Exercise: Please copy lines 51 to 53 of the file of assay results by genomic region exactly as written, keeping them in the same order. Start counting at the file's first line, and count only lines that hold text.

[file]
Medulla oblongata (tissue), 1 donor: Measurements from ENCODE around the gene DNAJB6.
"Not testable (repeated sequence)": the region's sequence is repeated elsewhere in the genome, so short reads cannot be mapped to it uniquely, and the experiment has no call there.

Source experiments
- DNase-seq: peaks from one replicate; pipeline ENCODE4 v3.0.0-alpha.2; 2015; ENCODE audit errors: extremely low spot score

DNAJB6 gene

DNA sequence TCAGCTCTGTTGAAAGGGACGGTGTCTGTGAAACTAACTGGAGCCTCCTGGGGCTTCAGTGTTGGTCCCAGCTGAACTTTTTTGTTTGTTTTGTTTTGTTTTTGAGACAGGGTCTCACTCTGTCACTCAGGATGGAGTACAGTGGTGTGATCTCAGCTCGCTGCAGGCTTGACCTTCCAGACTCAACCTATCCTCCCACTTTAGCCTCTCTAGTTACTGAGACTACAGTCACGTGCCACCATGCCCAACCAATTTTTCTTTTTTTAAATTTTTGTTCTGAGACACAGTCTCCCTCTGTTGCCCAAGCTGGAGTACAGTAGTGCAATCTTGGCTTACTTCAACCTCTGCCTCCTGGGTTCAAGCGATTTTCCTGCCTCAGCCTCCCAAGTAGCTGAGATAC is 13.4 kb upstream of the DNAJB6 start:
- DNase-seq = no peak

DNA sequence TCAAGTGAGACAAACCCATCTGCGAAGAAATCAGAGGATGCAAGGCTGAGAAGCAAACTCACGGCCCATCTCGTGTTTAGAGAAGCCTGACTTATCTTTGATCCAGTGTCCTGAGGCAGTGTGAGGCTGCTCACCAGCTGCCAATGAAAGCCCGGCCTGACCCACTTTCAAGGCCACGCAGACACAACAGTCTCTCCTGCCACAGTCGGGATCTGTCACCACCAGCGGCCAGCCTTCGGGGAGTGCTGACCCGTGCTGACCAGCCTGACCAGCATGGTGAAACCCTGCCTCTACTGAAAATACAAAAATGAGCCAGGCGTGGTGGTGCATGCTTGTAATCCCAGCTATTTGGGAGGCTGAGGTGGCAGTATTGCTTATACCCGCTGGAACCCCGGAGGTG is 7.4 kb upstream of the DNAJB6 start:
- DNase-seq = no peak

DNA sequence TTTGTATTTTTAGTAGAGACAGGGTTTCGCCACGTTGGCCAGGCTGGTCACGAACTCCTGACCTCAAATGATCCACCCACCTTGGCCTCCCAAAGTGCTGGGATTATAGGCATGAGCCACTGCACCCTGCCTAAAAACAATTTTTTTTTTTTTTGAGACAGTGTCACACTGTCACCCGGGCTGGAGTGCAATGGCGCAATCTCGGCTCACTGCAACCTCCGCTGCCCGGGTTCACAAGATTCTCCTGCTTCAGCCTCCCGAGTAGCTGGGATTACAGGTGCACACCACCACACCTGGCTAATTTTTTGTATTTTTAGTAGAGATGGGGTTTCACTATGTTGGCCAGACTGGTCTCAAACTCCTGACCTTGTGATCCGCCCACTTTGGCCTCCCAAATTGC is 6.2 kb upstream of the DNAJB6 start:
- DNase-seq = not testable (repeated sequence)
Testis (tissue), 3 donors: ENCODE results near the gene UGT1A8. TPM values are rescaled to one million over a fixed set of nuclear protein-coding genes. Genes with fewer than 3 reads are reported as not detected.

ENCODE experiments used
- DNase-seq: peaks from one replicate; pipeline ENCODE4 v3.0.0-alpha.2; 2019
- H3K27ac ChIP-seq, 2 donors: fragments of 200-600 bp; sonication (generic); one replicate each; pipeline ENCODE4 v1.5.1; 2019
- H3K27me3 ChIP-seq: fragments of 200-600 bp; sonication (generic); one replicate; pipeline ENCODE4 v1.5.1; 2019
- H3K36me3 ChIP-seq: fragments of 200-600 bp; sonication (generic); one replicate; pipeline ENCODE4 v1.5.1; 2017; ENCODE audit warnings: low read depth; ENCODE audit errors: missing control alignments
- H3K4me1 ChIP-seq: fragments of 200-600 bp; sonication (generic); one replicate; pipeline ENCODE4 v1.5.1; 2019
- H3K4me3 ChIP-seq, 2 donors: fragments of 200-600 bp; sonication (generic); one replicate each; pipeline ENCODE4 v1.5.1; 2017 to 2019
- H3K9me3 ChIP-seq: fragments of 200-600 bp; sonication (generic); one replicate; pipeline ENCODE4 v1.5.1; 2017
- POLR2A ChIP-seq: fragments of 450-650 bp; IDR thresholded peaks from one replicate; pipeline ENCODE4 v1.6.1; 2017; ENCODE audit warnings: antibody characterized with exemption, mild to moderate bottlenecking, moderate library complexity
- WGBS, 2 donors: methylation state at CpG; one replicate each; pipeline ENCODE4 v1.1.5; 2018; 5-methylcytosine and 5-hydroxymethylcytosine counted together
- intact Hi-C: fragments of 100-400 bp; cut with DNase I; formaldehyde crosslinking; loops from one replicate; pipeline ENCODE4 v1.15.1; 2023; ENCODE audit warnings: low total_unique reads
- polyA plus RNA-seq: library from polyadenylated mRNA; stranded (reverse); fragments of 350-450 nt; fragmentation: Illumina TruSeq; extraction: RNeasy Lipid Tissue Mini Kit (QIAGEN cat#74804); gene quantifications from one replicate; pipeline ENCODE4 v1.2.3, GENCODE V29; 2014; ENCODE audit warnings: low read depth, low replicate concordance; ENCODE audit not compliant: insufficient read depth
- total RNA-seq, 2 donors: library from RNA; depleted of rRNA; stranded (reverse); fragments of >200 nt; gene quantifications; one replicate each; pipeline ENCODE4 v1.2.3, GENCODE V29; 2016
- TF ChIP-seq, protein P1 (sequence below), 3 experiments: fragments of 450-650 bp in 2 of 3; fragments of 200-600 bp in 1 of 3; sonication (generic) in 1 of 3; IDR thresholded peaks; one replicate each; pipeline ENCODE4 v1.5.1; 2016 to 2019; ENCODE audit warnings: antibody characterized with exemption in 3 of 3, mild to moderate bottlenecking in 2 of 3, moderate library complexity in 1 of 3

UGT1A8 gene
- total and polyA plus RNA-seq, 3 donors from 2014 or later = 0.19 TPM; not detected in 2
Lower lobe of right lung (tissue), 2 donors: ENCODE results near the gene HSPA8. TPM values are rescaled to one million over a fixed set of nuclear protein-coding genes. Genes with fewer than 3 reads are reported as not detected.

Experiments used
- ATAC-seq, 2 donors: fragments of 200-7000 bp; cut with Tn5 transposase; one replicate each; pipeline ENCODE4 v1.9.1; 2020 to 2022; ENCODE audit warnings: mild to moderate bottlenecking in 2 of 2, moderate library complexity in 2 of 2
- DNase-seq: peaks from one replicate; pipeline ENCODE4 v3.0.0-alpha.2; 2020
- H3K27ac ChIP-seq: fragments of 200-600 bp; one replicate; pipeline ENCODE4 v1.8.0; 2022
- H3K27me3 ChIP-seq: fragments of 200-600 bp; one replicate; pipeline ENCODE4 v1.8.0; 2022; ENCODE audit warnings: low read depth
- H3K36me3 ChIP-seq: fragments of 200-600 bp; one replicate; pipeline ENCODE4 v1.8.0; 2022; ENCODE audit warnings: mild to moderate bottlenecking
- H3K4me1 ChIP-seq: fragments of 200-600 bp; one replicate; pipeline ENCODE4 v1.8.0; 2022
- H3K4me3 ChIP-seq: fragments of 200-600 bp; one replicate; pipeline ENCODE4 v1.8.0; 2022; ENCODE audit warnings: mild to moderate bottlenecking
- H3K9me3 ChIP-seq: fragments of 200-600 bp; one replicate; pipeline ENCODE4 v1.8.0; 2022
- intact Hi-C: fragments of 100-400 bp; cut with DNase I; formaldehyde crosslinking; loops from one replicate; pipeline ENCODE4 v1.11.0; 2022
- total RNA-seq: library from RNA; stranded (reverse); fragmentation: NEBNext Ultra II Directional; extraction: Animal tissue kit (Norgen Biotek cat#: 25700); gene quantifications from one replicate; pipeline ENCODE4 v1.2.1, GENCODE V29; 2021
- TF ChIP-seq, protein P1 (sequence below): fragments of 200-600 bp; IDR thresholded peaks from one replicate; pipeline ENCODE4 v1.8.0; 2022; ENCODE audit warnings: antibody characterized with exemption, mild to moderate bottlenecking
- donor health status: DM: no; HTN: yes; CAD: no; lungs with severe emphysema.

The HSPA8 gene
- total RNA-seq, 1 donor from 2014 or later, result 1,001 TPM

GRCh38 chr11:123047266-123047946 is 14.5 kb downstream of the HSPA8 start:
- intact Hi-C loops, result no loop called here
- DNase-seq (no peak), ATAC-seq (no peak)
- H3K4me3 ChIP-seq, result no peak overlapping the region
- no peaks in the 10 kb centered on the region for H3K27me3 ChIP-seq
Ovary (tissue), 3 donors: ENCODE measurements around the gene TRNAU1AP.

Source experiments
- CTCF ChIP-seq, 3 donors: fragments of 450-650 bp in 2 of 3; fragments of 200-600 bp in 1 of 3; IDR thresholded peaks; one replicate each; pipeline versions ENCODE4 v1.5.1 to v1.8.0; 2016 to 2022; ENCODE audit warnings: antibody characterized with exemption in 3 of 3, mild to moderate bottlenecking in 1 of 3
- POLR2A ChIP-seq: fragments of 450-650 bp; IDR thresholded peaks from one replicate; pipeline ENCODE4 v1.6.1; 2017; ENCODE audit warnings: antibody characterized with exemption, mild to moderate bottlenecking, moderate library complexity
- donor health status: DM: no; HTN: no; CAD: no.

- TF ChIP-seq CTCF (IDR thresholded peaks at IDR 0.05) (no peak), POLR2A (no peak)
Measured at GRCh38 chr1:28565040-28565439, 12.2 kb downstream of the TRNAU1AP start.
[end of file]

Source experiments
- CTCF ChIP-seq, 3 donors: fragments of 450-650 bp in 2 of 3; fragments of 200-600 bp in 1 of 3; IDR thresholded peaks; one replicate each; pipeline versions ENCODE4 v1.5.1 to v1.8.0; 2016 to 2022; ENCODE audit warnings: antibody characterized with exemption in 3 of 3, mild to moderate bottlenecking in 1 of 3
- POLR2A ChIP-seq: fragments of 450-650 bp; IDR thresholded peaks from one replicate; pipeline ENCODE4 v1.6.1; 2017; ENCODE audit warnings: antibody characterized with exemption, mild to moderate bottlenecking, moderate library complexity